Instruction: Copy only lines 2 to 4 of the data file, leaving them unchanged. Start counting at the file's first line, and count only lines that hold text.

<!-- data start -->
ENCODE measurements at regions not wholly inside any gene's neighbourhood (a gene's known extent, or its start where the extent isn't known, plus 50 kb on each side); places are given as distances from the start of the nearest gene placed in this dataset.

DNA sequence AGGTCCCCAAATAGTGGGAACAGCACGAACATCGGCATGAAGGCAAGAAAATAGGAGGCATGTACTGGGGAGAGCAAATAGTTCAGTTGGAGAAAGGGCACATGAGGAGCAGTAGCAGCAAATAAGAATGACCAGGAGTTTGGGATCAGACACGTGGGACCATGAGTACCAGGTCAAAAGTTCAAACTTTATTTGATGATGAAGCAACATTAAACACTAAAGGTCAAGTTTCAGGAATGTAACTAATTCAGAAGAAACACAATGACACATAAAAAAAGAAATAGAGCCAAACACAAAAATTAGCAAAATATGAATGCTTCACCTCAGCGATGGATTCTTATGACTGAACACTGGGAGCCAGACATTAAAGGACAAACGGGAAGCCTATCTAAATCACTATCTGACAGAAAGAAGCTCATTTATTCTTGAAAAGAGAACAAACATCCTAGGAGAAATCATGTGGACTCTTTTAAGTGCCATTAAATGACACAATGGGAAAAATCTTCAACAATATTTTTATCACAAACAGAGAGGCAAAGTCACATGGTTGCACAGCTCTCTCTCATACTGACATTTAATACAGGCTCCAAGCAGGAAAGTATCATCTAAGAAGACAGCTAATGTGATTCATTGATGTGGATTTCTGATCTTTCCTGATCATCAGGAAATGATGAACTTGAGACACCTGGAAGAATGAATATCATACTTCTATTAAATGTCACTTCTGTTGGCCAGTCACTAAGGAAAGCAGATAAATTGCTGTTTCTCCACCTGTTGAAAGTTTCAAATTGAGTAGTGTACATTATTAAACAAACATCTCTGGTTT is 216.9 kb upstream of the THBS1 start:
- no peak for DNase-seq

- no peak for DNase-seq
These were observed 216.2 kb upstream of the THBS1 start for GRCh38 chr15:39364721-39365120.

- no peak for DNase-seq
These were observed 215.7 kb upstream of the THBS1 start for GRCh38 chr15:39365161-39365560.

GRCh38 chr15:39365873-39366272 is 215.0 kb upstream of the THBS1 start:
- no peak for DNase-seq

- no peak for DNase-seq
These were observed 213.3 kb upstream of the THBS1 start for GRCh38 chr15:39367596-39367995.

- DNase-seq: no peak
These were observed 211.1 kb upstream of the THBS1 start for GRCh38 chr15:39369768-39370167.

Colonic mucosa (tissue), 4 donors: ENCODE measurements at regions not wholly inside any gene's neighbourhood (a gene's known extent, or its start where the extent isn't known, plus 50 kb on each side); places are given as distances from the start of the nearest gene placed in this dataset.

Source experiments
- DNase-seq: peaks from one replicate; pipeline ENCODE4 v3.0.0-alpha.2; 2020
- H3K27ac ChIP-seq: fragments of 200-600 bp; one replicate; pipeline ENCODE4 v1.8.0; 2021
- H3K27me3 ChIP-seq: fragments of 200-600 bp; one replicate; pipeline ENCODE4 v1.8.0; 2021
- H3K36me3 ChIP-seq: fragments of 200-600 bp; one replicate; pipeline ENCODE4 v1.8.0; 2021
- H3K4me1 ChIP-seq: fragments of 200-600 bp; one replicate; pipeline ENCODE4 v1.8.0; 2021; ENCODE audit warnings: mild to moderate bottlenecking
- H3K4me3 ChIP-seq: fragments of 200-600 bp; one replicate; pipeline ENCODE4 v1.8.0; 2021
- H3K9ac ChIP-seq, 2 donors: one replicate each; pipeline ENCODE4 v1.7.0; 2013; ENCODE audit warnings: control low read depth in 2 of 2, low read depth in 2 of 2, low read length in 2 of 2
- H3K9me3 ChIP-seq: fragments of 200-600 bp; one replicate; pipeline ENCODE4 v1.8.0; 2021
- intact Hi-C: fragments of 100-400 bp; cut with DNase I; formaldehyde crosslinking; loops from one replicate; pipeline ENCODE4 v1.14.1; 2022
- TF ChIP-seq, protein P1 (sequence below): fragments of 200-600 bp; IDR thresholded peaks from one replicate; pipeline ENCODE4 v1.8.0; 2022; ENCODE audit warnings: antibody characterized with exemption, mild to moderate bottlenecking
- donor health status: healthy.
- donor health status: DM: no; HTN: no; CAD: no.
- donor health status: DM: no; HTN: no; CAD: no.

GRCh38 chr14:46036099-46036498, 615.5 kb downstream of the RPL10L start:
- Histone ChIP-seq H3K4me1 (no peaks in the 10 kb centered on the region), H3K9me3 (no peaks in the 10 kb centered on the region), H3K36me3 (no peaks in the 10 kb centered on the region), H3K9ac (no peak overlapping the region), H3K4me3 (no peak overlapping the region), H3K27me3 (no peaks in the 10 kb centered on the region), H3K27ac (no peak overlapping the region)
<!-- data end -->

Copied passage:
DNA sequence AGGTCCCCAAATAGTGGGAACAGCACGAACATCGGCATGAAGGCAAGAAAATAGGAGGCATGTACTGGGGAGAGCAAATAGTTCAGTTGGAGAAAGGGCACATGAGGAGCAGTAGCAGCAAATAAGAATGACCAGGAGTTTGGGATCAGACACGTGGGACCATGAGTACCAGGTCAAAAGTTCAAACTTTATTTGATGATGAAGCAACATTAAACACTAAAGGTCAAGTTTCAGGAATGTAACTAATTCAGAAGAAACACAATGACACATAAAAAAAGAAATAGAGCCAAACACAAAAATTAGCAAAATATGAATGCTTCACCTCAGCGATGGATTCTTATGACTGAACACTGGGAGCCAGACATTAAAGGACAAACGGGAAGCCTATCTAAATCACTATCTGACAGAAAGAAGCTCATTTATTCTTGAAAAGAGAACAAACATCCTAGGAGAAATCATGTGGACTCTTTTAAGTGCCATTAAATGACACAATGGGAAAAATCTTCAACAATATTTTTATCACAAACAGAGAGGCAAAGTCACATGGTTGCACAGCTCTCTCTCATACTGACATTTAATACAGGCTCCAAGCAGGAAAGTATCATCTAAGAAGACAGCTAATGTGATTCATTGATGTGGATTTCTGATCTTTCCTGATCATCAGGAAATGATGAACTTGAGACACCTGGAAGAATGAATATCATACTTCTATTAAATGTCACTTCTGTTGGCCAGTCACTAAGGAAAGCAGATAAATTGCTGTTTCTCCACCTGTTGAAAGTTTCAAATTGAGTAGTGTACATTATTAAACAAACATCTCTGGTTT is 216.9 kb upstream of the THBS1 start:
- no peak for DNase-seq

- no peak for DNase-seq